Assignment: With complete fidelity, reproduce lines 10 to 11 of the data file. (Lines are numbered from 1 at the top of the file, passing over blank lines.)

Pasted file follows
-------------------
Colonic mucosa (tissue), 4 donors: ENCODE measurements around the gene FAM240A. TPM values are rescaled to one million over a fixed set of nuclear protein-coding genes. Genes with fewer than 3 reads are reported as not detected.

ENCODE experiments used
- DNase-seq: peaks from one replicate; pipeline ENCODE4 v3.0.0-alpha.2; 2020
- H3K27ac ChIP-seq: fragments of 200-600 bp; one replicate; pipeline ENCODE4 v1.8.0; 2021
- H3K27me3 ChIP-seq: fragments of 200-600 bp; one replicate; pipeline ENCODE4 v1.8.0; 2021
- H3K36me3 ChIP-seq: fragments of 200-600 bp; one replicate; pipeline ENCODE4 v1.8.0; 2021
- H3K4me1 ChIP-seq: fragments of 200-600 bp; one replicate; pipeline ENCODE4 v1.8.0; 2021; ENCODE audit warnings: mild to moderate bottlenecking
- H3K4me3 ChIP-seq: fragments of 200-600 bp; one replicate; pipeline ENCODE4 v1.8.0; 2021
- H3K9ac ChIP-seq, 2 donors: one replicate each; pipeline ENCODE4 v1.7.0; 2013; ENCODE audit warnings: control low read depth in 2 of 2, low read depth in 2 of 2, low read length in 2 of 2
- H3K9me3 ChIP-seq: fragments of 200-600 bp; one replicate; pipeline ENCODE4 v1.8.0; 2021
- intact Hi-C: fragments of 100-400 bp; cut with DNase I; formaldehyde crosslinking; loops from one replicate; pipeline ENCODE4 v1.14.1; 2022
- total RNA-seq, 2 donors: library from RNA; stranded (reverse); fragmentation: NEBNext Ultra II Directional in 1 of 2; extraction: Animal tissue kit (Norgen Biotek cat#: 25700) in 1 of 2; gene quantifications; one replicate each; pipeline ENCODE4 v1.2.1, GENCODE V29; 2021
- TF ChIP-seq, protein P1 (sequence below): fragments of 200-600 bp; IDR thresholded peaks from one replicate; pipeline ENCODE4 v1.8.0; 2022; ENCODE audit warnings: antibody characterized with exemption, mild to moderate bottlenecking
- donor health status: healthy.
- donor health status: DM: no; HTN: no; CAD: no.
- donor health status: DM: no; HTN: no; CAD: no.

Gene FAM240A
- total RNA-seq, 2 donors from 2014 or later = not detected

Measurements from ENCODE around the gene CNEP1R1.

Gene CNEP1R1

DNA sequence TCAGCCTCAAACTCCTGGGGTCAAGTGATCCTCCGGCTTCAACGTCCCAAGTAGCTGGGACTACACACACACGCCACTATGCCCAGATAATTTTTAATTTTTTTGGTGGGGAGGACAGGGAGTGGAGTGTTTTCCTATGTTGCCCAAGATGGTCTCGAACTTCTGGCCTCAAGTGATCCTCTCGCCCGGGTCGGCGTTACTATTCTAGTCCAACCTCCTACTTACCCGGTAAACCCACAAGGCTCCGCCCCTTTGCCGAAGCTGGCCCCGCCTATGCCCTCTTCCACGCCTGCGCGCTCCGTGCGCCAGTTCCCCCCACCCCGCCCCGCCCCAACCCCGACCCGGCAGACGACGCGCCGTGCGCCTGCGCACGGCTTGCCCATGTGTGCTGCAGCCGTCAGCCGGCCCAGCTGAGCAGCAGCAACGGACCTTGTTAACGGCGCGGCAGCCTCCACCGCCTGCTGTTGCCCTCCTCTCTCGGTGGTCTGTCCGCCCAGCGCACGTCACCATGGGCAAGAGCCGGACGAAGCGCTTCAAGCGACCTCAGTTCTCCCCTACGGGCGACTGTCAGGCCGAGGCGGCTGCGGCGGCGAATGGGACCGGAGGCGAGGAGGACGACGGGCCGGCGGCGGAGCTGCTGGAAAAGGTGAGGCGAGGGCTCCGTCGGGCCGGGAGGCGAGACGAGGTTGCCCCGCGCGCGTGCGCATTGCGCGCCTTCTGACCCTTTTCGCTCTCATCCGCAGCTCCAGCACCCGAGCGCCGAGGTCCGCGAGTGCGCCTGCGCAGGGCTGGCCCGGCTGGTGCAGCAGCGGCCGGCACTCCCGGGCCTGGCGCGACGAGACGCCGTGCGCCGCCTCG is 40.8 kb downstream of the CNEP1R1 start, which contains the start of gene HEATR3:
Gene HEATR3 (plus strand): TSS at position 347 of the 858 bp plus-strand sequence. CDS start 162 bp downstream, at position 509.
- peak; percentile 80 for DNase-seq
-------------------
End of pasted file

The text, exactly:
- H3K9me3 ChIP-seq: fragments of 200-600 bp; one replicate; pipeline ENCODE4 v1.8.0; 2021
- intact Hi-C: fragments of 100-400 bp; cut with DNase I; formaldehyde crosslinking; loops from one replicate; pipeline ENCODE4 v1.14.1; 2022